Engineering of ZSM-5 zeolite crystals for enhanced lifetime in the production of light olefins via 2-methyl-2-butene cracking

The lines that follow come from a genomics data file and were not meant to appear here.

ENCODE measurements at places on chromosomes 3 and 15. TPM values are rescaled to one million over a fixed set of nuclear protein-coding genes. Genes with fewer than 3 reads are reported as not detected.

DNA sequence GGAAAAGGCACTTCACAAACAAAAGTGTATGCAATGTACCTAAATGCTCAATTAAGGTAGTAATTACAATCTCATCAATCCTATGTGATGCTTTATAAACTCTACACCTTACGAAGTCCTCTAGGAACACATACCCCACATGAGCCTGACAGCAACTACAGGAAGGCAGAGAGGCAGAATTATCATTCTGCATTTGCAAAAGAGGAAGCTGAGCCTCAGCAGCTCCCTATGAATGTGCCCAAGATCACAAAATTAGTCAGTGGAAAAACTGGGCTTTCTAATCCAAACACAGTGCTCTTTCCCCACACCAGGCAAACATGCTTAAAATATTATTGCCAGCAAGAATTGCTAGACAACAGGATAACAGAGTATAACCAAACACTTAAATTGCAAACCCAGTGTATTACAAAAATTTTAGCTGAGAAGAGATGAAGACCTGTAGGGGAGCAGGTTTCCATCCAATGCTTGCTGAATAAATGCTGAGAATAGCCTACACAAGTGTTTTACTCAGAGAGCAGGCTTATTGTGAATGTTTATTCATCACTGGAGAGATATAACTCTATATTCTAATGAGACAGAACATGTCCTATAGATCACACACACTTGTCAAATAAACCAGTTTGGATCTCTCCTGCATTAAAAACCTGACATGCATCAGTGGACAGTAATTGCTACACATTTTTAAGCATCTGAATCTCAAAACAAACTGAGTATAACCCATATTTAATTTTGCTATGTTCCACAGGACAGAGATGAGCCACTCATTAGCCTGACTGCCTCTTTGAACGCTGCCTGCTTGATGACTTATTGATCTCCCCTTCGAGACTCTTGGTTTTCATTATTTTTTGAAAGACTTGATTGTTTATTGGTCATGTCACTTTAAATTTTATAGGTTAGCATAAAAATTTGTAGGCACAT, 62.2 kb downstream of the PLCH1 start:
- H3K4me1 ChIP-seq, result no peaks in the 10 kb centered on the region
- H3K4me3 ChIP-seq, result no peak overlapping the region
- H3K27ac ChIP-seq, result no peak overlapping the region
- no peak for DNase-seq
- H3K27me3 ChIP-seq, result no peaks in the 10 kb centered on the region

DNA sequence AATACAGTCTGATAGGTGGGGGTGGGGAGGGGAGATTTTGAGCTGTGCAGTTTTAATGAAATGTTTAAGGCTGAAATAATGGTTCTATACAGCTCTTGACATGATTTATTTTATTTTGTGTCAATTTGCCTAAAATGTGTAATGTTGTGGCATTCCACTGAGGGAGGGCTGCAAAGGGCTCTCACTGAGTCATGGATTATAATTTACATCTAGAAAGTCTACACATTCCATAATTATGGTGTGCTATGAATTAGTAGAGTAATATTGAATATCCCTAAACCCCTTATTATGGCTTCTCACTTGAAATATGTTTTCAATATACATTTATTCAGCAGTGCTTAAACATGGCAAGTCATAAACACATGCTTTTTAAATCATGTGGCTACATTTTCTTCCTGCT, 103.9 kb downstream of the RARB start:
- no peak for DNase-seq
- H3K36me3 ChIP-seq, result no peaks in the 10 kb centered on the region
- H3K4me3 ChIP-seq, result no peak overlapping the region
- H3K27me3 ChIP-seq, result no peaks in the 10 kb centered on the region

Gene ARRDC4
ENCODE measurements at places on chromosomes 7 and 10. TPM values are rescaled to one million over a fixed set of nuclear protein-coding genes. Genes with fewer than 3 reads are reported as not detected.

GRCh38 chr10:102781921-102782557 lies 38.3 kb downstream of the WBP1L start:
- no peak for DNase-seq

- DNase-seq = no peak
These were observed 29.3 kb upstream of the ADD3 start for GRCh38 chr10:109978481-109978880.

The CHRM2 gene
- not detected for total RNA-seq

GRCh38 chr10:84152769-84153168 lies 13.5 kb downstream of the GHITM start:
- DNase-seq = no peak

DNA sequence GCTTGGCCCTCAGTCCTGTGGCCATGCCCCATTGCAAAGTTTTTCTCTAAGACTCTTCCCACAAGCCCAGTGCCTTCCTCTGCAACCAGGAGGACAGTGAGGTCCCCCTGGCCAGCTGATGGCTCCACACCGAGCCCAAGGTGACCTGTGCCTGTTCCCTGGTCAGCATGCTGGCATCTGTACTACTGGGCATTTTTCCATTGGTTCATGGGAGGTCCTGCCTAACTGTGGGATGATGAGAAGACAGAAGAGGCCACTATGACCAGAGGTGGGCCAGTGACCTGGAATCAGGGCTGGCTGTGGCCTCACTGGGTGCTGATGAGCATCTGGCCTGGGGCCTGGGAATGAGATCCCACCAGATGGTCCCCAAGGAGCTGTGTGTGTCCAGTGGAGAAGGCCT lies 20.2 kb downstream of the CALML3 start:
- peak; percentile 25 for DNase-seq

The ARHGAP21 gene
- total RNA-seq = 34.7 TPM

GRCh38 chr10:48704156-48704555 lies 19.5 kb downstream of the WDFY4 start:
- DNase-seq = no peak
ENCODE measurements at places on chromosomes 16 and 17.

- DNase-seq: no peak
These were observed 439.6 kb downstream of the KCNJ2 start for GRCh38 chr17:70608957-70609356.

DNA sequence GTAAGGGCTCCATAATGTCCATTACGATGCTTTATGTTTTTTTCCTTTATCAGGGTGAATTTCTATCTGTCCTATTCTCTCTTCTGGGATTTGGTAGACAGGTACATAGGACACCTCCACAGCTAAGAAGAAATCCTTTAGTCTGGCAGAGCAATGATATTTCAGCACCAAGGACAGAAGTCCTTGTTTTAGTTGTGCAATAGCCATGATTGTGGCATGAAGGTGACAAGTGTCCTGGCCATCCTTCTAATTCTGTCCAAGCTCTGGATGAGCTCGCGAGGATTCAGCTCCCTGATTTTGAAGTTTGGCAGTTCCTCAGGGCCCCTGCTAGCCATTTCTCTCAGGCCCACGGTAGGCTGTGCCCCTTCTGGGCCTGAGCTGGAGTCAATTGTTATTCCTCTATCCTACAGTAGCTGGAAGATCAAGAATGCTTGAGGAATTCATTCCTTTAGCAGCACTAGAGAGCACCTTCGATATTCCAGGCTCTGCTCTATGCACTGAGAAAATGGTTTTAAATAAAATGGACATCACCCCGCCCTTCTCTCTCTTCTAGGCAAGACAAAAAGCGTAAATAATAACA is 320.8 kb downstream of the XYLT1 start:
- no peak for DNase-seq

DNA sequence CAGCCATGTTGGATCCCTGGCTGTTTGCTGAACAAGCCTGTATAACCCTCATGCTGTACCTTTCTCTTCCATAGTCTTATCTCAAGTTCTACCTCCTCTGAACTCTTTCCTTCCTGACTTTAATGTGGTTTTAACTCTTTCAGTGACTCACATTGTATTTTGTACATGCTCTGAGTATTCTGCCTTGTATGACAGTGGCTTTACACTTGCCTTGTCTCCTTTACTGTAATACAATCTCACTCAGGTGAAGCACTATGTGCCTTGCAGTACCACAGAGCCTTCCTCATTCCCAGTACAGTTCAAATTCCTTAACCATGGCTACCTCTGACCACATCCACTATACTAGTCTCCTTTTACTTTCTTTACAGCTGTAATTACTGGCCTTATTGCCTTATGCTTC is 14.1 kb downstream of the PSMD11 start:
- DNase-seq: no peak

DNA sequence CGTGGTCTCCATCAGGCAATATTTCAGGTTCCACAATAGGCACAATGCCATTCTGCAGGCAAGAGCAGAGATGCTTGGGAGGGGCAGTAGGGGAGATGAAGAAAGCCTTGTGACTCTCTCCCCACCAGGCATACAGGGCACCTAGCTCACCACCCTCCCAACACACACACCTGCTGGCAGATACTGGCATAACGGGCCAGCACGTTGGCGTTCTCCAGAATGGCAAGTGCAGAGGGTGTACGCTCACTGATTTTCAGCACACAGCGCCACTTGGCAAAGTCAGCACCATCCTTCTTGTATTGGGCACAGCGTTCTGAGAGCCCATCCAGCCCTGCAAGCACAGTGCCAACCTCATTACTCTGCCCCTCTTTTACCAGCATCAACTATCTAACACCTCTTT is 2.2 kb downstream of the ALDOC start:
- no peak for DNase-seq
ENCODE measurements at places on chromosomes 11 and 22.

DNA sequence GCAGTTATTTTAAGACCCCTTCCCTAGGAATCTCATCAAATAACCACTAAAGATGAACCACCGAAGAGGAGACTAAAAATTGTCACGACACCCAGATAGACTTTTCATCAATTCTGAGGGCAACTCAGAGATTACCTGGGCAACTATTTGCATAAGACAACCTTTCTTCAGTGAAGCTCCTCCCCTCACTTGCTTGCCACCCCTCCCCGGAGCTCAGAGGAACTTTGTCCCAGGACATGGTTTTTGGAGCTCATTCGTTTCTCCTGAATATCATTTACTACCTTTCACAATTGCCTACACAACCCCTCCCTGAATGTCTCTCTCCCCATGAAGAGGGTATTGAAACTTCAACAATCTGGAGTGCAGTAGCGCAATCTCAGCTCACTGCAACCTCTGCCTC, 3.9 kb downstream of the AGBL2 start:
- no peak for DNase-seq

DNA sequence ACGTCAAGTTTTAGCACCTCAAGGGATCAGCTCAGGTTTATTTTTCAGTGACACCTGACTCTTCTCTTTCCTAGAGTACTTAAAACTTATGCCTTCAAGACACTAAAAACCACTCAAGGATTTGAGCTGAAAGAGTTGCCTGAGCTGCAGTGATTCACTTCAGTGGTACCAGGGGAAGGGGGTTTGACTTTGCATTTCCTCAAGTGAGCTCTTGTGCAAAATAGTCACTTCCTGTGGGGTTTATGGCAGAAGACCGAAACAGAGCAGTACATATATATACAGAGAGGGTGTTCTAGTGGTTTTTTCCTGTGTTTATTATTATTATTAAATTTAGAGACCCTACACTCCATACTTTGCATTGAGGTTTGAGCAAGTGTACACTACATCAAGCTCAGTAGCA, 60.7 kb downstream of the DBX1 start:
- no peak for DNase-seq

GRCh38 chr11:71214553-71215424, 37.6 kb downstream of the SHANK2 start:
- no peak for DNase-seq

The selective cracking of low-value C5 olefins such as 2-methyl-2-butene (2M2B), a growing by-product of deep catalytic cracking, over ZSM-5 zeolites is an attractive route for the on-purpose production of ethylene and propylene. Yet, several aspects, including the deactivation behaviour and the effect of the crystal properties (i.e., the size, morphology, amount of defects, and mesoporosity) on the performance, still lack understanding. Here, the relative impact of these key crystal variables on the catalyst stability and selectivity is examined by preparing a series of tailored materials with equivalent acidic properties within the optimal range for this process. Specifically, zeolites with micron- and nanosized crystals of rounded-boat and coffin-shaped morphology and different defect concentrations are synthesised in hydroxide and fluoride media, whereas intracrystalline mesopores are subsequently introduced by their controlled desilication. In agreement with the comparable active site distributions, evaluation in 2M2B cracking evidences similar initial conversion and product distributions over all catalysts, with high propylene:ethylene ratios and high butylene yields compatible with a dimerisation–cracking mechanism. In contrast, major differences in the deactivation behaviour are demonstrated, clearly illustrating the dominant impact of the mesopore (external) surface area compared to the defect concentration or crystal morphology. Comparative evaluation in the widely studied conversion of methanol to olefins (MTO) reveals qualitatively similar trends. Quantitatively, however, a striking six-fold extension of the lifetime (347 versus 54 h) and a 3-fold higher light olefin space-time yield (6.67 versus 2.25 gC2–4= gzeolite−1 h−1) are observed over the best catalyst in 2M2B cracking with respect to MTO.